Marie Kondo: The Japanese Art of Decluttering and Organizing
Marie Kondo, the author, recommends that you start by discarding and only then thoroughly organize your space in one go.
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Putting things away creates the illusion that the clutter problem has been solved.
Organizing all your junk better does not equal getting rid of clutter. And unfortunately most people leap at storage methods that promise quick and convenient ways to remove visible clutter.
For example, set goals like “clothes today, books tomorrow.”
We often store the same type of item in more than one place and when we tidy each place separately, we fail to see that we’re repeating the same work in many locations.
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If you're single, or a couple with a small pet in a tiny apartment it may work. But if you're a large family in a larger space you'll have to pick and choose what works otherwise outsource some of the work.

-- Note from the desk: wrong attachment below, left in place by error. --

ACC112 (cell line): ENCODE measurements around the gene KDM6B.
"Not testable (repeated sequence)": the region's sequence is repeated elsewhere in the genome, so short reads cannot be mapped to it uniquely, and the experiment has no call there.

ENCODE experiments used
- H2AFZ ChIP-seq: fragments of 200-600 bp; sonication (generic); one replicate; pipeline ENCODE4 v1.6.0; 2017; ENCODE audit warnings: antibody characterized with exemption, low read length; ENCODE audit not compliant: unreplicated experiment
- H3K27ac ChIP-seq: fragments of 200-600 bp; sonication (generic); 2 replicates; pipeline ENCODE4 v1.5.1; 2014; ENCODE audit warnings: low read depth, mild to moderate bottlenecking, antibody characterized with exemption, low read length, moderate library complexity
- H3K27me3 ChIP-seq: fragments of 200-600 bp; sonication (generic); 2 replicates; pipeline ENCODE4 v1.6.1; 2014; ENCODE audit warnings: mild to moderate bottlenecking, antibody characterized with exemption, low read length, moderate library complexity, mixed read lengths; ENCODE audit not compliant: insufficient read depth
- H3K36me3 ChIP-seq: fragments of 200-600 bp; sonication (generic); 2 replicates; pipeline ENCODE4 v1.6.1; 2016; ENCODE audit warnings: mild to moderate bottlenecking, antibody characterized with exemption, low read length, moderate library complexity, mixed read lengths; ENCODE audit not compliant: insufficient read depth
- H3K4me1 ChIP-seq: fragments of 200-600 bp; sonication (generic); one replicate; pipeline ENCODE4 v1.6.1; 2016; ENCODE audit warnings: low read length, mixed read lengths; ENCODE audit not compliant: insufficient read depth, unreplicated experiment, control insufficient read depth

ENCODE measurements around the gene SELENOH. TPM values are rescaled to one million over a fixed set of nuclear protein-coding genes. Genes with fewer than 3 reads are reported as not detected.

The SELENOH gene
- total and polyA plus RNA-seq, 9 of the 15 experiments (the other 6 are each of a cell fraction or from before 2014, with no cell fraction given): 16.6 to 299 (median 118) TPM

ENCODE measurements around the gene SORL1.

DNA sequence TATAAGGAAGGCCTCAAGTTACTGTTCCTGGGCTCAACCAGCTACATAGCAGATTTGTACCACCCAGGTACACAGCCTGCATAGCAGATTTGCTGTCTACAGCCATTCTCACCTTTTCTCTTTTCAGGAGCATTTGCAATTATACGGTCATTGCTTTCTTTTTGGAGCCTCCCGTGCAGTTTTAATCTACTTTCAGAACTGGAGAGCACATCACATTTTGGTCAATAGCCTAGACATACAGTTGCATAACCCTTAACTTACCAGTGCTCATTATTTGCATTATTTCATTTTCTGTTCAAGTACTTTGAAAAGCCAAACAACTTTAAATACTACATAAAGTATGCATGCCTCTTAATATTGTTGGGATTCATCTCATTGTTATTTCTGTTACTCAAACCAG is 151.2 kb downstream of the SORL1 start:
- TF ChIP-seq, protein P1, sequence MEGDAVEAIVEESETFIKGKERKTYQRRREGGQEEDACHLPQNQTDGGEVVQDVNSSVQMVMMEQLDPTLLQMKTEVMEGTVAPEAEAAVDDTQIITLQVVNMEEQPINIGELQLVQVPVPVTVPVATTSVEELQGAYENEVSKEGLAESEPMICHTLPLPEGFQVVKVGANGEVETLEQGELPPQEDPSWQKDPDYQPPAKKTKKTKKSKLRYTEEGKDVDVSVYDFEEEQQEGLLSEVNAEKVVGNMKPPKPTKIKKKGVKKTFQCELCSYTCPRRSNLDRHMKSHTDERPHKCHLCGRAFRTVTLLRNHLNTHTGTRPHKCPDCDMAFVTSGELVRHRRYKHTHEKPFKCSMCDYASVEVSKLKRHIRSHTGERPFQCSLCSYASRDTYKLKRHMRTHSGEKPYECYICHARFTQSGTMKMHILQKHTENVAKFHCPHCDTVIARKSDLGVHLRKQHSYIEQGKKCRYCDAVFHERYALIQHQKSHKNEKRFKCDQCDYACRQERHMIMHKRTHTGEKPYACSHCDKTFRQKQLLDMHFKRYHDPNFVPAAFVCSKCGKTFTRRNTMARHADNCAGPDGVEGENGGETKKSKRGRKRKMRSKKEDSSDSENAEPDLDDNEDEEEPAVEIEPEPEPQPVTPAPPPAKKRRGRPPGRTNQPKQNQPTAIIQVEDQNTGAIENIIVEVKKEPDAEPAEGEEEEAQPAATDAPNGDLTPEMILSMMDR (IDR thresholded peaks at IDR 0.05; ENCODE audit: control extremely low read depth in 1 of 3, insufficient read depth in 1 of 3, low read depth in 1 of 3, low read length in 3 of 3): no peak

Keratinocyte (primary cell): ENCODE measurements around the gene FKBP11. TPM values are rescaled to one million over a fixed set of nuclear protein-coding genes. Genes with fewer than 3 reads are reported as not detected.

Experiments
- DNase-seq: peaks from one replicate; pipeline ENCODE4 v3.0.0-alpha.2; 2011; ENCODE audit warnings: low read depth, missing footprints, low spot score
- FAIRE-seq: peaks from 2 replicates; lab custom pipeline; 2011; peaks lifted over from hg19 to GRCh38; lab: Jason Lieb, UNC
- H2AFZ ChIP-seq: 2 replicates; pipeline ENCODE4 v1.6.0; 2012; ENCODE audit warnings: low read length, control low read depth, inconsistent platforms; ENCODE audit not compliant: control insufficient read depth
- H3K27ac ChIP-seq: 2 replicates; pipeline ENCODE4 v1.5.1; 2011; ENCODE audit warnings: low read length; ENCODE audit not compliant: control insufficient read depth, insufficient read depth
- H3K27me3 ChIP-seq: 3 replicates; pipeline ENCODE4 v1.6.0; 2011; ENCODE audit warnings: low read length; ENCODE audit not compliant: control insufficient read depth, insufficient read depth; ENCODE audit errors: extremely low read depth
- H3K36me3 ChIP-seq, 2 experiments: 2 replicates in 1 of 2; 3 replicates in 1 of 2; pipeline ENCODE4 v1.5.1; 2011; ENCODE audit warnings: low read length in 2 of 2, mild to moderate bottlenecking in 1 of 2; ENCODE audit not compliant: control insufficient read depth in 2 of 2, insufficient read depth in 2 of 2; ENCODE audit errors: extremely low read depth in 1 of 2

The "junk drawer" has become a universally acknowledged space where you store all the things that doesn't seem to have a place. It is not always a drawer - it could be a room,...
Don't think how you will organise items if you're still considering what to keep. You can only assess available storage space when you're done decluttering.
Sort and throw away first before you put back the stuff you've been collecting in your junk drawer.
Gather all the items of one category in one spot. You can only decide what to keep and what to discard if you know what you have and how much you have.
Categorization is important in the process of decluttering. The five main categories are clothes, books, paper, miscellaneous, mementos. Gather and assess all like items at the same time. If you have two junk drawers, tackle the objects in both spaces at the same time.
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